Handwriting

Students will learn using the Fundations formation of letters. The language used in the SW classes can be found on the Fundations Letter Guide

Practice writing using Fundation paper. Download samples here. Practice Paper

Practice the sounds and letter identification to help your child learn. Click one to practice** Letter Practice Chart. Video of Letter Cards

Motor Skills


Gross motor skills develop before fine motor skills. It is critical children have access to various gross motor opportunities.

Fine motor skills refine as children age and have more experiences. Kindergarteners benefit from experiences that support the development of fine motor skills in the hands and fingers. Children should have strength and dexterity in their hands and fingers before being asked to manipulate a pencil on paper. Working on dexterity and strength first can eliminate the development of an inappropriate pencil grasp, which is becoming more commonplace as young children are engaged in writing experiences before their hands are ready. The following activities involve the use of manipulatives which will support young children's fine motor development, and will help to build the strength and dexterity necessary to hold a pencil appropriately.
Learning to tie shoes is also an important task for children.

Motor Expectations


It is critical that children have various motor experiences. These are examples of the kinds of gross (large muscle) motor activities that help develop the standards for kindergarten.
  • Throw a bean bag or ball overhand with aim.
  • Catch a ball.
  • Pull wagons or push wheelbarrows.
  • Ride a tricycle, using feet to pedal.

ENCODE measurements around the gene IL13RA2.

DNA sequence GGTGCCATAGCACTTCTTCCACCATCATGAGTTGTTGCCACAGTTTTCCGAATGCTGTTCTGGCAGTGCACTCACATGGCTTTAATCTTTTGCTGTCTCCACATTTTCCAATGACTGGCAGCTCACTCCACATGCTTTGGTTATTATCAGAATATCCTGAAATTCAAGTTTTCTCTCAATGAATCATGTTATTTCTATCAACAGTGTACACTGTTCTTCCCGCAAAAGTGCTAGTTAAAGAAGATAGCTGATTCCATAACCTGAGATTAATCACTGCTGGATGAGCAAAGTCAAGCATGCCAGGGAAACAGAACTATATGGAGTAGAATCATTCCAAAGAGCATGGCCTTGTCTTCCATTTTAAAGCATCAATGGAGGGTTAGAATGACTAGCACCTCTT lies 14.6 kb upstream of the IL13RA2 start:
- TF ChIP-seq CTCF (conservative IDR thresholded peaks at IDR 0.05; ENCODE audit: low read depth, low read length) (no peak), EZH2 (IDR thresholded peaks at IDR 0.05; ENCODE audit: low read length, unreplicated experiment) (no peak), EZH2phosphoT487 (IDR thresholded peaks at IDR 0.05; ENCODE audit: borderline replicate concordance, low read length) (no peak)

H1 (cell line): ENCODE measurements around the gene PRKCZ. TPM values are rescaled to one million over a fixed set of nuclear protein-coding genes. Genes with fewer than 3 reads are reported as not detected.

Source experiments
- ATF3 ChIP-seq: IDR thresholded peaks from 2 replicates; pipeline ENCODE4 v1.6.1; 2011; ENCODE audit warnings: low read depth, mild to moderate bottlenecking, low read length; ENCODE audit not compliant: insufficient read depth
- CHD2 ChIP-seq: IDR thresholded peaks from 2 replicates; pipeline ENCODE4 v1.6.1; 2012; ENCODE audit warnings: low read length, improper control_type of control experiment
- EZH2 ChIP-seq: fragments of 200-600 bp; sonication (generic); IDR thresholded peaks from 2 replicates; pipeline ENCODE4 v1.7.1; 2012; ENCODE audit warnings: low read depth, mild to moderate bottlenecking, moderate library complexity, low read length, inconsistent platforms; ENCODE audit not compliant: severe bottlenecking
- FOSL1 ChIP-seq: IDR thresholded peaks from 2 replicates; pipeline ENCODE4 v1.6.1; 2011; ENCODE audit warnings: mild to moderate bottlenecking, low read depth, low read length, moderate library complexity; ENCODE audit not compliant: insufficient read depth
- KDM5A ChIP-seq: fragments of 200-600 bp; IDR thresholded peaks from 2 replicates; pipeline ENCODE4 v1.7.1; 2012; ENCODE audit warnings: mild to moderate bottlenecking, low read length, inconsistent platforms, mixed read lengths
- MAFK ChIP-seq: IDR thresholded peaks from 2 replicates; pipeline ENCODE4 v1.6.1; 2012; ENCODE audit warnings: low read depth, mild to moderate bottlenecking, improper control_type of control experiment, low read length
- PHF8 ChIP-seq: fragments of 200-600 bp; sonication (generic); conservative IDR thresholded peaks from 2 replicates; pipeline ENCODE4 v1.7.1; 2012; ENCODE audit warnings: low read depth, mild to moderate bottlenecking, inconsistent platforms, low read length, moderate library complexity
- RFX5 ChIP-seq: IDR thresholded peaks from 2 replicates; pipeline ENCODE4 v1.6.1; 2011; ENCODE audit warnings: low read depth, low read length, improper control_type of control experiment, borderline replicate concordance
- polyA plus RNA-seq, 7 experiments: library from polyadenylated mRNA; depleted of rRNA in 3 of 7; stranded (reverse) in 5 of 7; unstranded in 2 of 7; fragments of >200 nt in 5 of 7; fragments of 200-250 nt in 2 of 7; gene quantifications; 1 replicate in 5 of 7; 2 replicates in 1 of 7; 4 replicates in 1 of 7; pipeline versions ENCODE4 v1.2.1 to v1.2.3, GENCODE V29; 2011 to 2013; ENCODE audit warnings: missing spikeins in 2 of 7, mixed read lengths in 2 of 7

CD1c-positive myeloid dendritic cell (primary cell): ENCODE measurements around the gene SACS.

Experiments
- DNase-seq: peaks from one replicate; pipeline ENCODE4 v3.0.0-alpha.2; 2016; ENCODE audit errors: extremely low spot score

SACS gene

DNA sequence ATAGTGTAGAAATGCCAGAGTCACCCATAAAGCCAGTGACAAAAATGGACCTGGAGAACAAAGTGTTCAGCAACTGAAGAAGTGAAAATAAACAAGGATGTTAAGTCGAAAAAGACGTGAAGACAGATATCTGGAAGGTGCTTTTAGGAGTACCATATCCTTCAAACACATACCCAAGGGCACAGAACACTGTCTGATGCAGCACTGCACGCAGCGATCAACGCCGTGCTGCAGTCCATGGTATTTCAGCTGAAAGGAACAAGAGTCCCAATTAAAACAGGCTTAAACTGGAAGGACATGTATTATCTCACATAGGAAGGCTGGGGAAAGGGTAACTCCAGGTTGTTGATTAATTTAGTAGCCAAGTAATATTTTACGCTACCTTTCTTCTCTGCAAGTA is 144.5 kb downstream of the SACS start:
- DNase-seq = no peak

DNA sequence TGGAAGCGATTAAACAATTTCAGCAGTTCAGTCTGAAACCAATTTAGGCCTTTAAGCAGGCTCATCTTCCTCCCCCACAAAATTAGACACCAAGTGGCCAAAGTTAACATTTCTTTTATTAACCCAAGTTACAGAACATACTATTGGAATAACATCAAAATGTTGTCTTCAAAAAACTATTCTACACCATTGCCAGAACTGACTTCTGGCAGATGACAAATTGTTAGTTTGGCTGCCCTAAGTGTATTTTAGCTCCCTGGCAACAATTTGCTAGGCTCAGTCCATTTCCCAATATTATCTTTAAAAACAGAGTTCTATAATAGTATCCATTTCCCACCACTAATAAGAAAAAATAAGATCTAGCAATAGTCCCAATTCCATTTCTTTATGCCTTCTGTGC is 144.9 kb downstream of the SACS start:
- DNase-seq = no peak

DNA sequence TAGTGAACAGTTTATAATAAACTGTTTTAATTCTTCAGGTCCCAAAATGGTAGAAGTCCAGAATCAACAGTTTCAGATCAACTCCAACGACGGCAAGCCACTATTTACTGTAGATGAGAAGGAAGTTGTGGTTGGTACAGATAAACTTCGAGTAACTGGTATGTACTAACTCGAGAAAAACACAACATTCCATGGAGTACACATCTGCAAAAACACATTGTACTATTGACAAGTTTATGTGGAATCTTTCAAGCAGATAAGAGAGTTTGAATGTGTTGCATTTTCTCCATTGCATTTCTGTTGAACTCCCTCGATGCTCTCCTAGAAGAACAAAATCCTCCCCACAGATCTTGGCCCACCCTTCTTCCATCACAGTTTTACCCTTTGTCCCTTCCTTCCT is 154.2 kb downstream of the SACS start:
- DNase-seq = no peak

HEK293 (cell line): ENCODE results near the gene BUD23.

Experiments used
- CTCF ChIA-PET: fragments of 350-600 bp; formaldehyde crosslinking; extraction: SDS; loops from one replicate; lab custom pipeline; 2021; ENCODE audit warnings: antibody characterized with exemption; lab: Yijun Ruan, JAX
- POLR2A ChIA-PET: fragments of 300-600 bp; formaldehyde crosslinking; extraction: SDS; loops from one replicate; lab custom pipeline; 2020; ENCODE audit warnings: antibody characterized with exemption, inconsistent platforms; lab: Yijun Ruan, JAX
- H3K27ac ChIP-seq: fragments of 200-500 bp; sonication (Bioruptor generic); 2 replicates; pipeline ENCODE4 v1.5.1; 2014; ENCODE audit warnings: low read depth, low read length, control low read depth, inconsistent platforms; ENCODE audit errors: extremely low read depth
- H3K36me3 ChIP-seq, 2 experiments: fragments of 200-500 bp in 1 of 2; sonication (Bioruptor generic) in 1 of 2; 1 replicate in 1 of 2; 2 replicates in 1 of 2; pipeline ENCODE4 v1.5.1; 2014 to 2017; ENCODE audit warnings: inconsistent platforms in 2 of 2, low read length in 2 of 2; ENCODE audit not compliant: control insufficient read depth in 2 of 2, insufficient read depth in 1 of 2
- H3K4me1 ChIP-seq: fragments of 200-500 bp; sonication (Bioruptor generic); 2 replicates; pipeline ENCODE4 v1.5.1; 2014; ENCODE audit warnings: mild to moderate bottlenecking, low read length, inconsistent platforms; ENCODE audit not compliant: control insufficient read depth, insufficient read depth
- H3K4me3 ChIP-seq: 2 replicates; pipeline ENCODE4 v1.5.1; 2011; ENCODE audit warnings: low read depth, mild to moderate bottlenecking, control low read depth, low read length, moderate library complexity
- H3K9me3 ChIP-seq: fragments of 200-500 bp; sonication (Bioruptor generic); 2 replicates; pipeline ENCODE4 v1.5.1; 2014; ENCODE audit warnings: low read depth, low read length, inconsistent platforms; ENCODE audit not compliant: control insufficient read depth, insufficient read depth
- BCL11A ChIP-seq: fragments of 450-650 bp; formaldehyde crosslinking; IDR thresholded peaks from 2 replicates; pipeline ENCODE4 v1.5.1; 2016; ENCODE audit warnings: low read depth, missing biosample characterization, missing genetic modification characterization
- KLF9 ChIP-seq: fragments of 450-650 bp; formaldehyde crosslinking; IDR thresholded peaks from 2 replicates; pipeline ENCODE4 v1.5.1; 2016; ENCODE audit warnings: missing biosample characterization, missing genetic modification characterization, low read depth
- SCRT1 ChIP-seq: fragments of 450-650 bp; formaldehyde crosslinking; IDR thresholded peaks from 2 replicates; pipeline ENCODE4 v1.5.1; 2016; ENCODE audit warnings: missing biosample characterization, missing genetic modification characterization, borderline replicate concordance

• Use outdoor gross motor equipment such as swings, climbers, and tunnels safely and appropriately.
  • Run with control and direction.
  • Stop when intended.
  • Engage in games like Hokey Pokey, London Bridge or Simon Says.
  • Engage in large motor activities such as marching, hopping, running, jumping, and dancing.
  • Walk on a balance beam.
  • Climb stairs using alternating feet.
  • Jump over an object with both feet.
  • Walk on tip toe for a short distance.
  • Participate in an obstacle course going through, over, or under equipment.
  • Participate on movement games.
  • Climb a short ladder on a slide.
  • Kick a ball.

Gross Motor Activities:
  • Playgrounds
  • Playing on the floor
  • Rolling down hills
  • Playing games/with toys laying on stomach
  • Hopscotch
  • Climbing
  • Parachutes
  • Jump rope
  • Catching/throwing/kicking balls
  • Tug of war
  • Find more activities at:

These are examples of fine (small muscle) motor activities that meet the expectations for students prior to entering Kindergarten (p. 56).
  • Manipulate dough and clay by squeezing, pounding, rolling.
  • Tear paper with purpose.
  • Use scissors to cut.
  • Use tongs or tweezers to pick up objects.
  • Manipulate pegs into a pegboard.
  • String beads, noodles, or cereal onto a string.
  • Play with pop beads and snap cubes.
  • Zip zippers.